Battle In Birmingham: DeMarcus Cousins vs Derrick Favors

Battle In Birmingham:  DeMarcus Cousins vs Derrick Favors
Jan 16, 2009, 04:45 pm
The University of Alabama-Birmingham played host to a high school showdown between #7 ranked South Atlanta HS (GA) and #9 ranked LeFlore HS (AL). The game also pegged elite big men Derrick Favors and DeMarcus Cousins against in a matchup to help decide who is the top big man in the class of 2009.

Favors proved to get the better end of this battle on the stat sheet, but it was Cousins who walked away with a convincing 78-66 victory. It was an impressive outing for both of these big men, though, forcing us to take a closer look at their performances and how they've progressed since AAU season.

Derrick Favors, 6'9, Power Forward, South Atlanta HS, 2009, Committed to Georgia Tech
36 Points, 19 Rebounds, 4 Blocks

Favors (#4 Rivals, #1 Scout, #2 ESPN) has already been covered quite in depth by DraftExpress over the years, so there is no reason to be redundant about the strengths that he already has. It's not hard to tell that you're looking at a very intriguing prospect when you see a player standing 6'9 with great length, terrific leaping ability, a promising frame, and a desire to defend. Rather than spend time on what we have already established about Favors, we opt to track the progress that he has made since we last evaluated him over the summer.

The most glaring change in Favors' game since we last saw him was certainly his ability to shoot the basketball from the perimeter. Always known as a player who strictly played within 8 feet of the basket, he has been working on expanding his game drastically over the last few months. Against Cousins and LeFlore, Favors showed off a gorgeous perimeter jumper that extended all the way out to the three point line. By our count, he drilled 6 jumpers from 15 feet and beyond, including one deep 3-pointer.

Favors also appears to have improved his ball-handling skills and even his footwork on the blocks. He displayed a nice right handed jump hook with a few counter moves, though it was still very clear that he preferred to go to his right instead of his left. The future Georgia Tech Yellow Jacket still has a considerable amount of work to do on his passing skills however, given the double teams that he will likely face at the collegiate level.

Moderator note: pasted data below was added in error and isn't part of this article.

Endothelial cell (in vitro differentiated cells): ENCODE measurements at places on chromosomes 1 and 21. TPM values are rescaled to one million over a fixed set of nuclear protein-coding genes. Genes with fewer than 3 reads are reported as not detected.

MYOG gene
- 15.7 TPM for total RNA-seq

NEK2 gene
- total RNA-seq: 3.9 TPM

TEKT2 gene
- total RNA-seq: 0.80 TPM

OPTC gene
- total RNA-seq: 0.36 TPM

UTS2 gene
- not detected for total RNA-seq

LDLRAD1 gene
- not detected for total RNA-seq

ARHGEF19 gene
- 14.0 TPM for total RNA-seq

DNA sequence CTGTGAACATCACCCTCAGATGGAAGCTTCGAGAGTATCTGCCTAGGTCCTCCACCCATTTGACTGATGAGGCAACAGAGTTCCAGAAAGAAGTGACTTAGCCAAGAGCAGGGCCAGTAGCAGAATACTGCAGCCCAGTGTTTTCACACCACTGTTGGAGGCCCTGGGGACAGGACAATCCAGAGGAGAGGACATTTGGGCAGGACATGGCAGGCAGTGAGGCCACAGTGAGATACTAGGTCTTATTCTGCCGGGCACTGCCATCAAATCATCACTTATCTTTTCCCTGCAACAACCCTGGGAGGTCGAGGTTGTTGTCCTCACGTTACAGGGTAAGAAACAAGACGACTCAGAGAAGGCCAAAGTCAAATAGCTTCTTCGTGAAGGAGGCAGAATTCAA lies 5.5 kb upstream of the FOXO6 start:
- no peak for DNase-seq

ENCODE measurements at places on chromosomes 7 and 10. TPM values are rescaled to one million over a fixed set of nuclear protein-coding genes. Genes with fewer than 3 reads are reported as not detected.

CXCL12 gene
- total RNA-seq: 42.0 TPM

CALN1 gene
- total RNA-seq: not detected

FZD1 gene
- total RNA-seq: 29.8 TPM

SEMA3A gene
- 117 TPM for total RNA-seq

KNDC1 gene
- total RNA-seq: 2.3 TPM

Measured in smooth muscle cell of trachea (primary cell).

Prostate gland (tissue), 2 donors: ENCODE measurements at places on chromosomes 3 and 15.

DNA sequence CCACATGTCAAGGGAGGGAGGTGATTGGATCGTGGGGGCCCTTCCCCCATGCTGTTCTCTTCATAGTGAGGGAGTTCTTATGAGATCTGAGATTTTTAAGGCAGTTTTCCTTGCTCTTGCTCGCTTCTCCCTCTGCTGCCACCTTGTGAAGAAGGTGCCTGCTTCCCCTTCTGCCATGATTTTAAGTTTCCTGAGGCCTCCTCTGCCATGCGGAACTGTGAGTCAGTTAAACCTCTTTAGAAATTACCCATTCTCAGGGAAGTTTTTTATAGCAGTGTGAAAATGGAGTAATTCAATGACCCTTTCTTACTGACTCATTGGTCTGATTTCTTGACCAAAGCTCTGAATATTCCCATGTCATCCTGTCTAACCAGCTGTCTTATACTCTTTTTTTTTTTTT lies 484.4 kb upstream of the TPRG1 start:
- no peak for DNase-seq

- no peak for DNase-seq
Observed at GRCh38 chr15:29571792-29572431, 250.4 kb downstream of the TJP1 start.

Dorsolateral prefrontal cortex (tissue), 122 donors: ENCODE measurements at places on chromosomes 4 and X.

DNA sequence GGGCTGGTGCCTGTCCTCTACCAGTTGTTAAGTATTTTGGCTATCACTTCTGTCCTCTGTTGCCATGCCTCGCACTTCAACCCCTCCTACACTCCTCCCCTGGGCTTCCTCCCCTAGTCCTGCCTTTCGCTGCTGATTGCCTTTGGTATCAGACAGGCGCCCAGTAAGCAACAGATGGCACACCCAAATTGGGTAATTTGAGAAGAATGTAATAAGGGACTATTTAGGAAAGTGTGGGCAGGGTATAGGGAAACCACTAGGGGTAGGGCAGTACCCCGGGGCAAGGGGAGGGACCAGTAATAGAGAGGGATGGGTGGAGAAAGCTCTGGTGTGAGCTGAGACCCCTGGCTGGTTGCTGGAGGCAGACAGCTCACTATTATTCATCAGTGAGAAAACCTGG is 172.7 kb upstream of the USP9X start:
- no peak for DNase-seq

Favors was a force on the defensive end, rebounding the ball with great tenacity and blocking quite a few shots (certainly more than he was credited for) while staying out of foul trouble. He must improve upon his lateral foot-speed if he hopes to guard power forwards who like to face the basket, but there is unquestionably a significant amount of potential for the senior on this side of the ball.

Much of Favors’ role at Georgia Tech will depend upon whether star sophomore Gani Lawal declares for this year's NBA Draft. If Lawal sticks around, the Yellow Jackets will have a loaded frontline with Favors, Lawal, and the promising Alade Aminu. However if Lawal bolts to the NBA, there will be an immediate amount of playing time for Favors, including a significant role in the GT offense. Paul Hewitt has been known not to be shy about throwing his heralded freshman into the fire, starting with Chris Bosh and Jarrett Jack, as well as Javaris Crittenton, Thaddeus Young, and current freshman Iman Shumpert. Hewitt also has a reputation for developing players for the next level, which will bode well for Favors who appears to have a very solid work ethic. While it's a bit premature to say that Favors is a sure fire one and done player, he definitely has as good of a chance as any player in the class to bolt after his freshman campaign as long as he continues to develop at this rate.

DeMarcus Cousins, 6'10, Power Forward/Center, LeFlore HS, 2009, Considering UAB, Memphis, Washington, Kansas State, NC State, Wake Forest
21 Points, 12 Rebounds, 5 Assists, 5 Blocks, 1 Turnover, 9-13 FG

Cousins (#2 Rivals, #6 Scout, #4 ESPN) wasn't quite as dominant statistically as Favors, though he offered a vastly superior skill set during his performance. It was at times shocking to see a player of his stature move around the hardwood so gracefully while maintaining great body control and court presence. This game served as a reminder of how good Cousins can ultimately become if he exerts consistent effort and maximizes his talents.